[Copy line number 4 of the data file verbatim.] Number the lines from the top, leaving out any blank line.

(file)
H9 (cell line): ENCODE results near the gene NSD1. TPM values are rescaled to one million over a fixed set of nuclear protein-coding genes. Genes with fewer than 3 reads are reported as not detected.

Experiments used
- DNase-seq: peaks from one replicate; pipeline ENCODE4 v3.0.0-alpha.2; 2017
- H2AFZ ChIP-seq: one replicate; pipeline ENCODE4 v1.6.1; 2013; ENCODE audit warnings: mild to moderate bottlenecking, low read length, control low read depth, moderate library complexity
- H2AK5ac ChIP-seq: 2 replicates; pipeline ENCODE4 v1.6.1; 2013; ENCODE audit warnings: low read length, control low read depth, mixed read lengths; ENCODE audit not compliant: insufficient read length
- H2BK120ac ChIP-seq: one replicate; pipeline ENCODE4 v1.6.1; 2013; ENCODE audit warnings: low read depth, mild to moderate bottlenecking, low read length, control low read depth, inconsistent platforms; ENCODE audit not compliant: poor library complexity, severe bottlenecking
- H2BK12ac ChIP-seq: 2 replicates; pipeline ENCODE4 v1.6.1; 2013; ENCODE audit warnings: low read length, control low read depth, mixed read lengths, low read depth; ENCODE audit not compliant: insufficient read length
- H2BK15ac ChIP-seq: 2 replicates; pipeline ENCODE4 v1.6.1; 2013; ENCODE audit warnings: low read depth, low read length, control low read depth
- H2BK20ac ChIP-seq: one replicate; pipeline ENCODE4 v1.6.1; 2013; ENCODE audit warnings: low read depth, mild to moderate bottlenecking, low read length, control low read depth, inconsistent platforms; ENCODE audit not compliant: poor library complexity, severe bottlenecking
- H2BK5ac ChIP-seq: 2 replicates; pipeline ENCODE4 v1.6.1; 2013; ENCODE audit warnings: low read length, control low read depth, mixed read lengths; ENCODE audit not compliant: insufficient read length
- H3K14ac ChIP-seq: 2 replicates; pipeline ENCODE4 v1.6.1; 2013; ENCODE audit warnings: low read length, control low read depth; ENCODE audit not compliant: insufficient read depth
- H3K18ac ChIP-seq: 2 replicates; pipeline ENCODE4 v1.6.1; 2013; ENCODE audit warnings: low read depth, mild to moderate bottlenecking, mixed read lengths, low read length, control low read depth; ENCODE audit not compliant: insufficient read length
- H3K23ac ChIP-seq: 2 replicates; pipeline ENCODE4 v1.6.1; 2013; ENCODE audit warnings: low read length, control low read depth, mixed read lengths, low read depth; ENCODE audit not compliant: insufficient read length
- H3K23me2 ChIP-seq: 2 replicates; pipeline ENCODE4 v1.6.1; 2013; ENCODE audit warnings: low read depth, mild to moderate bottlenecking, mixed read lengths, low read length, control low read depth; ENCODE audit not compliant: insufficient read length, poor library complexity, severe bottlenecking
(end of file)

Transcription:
- H2AFZ ChIP-seq: one replicate; pipeline ENCODE4 v1.6.1; 2013; ENCODE audit warnings: mild to moderate bottlenecking, low read length, control low read depth, moderate library complexity